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Business & Financial
Robert S. Reichard, Economics Editor

Current Trends

Robert S. Reichard, Economics Editor

T he business slowdown is taking its toll on overall mill activity. Since the economic downturn began about a year ago, production of basic textiles like yarns and fabrics has slipped by a significant 16 percent — with a smaller 8-percent falloff noted for more highly fabricated mill products. Shipments in dollar terms also have dropped fairly sharply over the same period.

Adding to mill woes is the fact that fiber and other procurement costs have also been rising at a time when cost pass-throughs are becoming increasingly difficult. Consider the fact that textile and apparel price averages on the producer level have increased only about 2 percent vis-à-vis a year ago. That’s far under the aggregate producer price index advance that at last report was put at nearly 10 percent.

The same trends are cropping up on the consumer level. Thus, while the overall cost-of-living index over the past 12 months is sporting a 4-percent increase, clothing tabs have remained relatively unchanged. And if you zero in on girls’ and some women’s apparel, quotes are actually running some 5-percent under year-ago readings.

Finally, profits have been equally disappointing. New after-tax figures for first quarter 2008 show dollar earnings down to only $91 million. That’s a more-than 70-percent decline from comparable year-earlier numbers. Margins also show a big drop, falling from 2.8 percent in early 2007 to only 0.8 percent during the first quarter of this year.

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The Worst May Be Over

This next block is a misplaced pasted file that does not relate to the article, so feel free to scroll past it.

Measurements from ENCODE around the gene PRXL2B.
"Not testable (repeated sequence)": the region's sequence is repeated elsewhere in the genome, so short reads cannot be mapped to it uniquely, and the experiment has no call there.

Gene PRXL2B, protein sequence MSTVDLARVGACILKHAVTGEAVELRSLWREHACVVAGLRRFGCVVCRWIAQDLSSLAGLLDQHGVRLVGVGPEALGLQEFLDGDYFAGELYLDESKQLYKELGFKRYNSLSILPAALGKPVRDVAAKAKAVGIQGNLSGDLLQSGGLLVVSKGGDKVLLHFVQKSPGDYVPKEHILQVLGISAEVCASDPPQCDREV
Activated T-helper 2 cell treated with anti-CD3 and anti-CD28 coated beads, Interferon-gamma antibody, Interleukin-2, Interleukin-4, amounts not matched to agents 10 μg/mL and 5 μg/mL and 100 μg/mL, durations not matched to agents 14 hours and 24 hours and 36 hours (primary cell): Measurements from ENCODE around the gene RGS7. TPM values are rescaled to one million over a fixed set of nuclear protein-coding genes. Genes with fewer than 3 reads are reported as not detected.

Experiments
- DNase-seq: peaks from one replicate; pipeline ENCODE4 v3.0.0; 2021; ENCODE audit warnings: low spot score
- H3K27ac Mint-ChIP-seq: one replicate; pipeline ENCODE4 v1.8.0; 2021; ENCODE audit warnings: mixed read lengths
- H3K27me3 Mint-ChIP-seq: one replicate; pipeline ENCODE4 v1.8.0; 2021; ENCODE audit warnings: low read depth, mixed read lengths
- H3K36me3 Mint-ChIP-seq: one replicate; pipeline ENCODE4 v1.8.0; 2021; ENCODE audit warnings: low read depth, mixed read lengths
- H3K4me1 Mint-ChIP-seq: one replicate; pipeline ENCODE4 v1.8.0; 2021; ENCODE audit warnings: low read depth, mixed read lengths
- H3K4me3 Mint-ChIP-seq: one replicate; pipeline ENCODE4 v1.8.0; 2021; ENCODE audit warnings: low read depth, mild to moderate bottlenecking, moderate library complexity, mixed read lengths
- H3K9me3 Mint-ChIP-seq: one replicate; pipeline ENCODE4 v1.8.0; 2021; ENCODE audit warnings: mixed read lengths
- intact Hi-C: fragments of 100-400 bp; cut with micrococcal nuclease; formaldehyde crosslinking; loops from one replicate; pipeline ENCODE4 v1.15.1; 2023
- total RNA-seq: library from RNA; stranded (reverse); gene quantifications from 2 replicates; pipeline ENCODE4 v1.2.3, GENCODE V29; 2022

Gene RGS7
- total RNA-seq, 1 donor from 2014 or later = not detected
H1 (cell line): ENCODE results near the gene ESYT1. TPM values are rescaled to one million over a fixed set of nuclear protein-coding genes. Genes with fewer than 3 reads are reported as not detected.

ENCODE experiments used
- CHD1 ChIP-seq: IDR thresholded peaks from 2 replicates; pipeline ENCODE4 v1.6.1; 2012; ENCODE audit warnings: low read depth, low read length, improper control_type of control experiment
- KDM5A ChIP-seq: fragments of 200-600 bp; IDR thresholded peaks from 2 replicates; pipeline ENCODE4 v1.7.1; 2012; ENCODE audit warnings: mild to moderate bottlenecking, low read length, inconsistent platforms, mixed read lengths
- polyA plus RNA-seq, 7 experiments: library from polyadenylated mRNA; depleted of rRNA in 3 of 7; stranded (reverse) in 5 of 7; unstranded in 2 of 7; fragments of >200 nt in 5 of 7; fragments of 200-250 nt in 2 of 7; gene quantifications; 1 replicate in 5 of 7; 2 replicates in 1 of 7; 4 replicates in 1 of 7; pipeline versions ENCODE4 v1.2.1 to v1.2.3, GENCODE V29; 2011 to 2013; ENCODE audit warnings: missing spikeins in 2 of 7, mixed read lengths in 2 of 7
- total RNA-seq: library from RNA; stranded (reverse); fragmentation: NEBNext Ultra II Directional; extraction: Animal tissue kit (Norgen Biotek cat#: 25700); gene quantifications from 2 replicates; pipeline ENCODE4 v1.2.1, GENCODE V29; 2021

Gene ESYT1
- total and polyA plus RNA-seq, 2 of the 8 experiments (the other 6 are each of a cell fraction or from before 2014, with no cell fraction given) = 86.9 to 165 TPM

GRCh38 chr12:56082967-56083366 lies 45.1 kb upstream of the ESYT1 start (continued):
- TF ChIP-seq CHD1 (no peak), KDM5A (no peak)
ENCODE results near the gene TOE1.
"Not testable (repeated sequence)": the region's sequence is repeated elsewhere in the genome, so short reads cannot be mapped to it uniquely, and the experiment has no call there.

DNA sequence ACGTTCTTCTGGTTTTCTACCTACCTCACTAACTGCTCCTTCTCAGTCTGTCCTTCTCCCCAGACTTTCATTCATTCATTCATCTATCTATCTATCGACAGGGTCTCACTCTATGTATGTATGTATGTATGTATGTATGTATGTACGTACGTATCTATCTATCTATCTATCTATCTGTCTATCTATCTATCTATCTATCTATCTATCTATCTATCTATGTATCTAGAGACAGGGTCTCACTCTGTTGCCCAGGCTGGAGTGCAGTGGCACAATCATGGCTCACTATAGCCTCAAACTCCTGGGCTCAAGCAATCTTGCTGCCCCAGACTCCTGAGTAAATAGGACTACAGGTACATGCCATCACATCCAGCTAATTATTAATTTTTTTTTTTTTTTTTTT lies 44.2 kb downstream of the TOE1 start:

On a somewhat rosier note, there are a growing number of signs that things may be bottoming out. For one, apparel sales pretty much have been holding their own over recent months. One possible reason: Cautious consumers, who have cut back sharply on purchases of autos and other big ticket items, are increasingly turning their attention to more affordable clothing and other less expensive products. The evidence on this score is pretty impressive. Despite the business slowdown, US sales of apparel continue to top year-earlier levels. It’s all in sharp contrast to the huge declines in auto sales noted over the same period.

Meantime, the fact that import penetration seems to be slowing also could be having a positive impact on domestic activity. Witness the fact that incoming shipments of textiles and apparel on a square-meter-equivalents basis have been easing off in recent months. Overall year-to-date imports of these products have actually declined a bit compared to 2007 levels — with the drop put at more than 3.5 percent over the first four months of 2008. And this import slowdown is pretty much across the board. Indeed, even imports for China now are no larger than they were a year ago. And some significant declines are noted for other big exporters to the United States such as Taiwan, 6.5-percent decrease; South Korea, 22 percent; Canada, 31 percent; Mexico, 12 percent; and the Caribbean Basin, 3.5 percent.

Profits Should Turn Around

Given all these upbeat signs, the industry’s longer-term earnings outlook doesn’t look all that bad. To be sure, the recent profit declines noted above will most likely persist for a few more quarters, and a steep drop in overall 2008 mill earnings now seems unavoidable. But after that, the numbers should begin to improve, and the improvement could be significant if new predictions by Global Insight prove to be anywhere near correct. More to the point: This economic consulting firm’s rough profit measure — revenues less labor and material costs — while dropping 16 to 17 percent this year, is projected to bottom out in 2009. At that time, little more than additional 3- to 4-percent profit drops are anticipated for both basic textiles and textile mill products. And in the following year, profit increases of some 3 to 4 percent now are forecast for both key subgroups. On an equally reassuring note, Global Insight’s profit figures for apparel show an actual increase this year — with domestic firms expected to hold onto these gains over the ensuing two years. In any event, the positive effects of these strong US apparel numbers can’t be underestimated. If nothing else, they pretty much should guarantee continuing good demand for our domestic textiles.

July/August 2008

Related Files:
Download current US textile and economic indicators.




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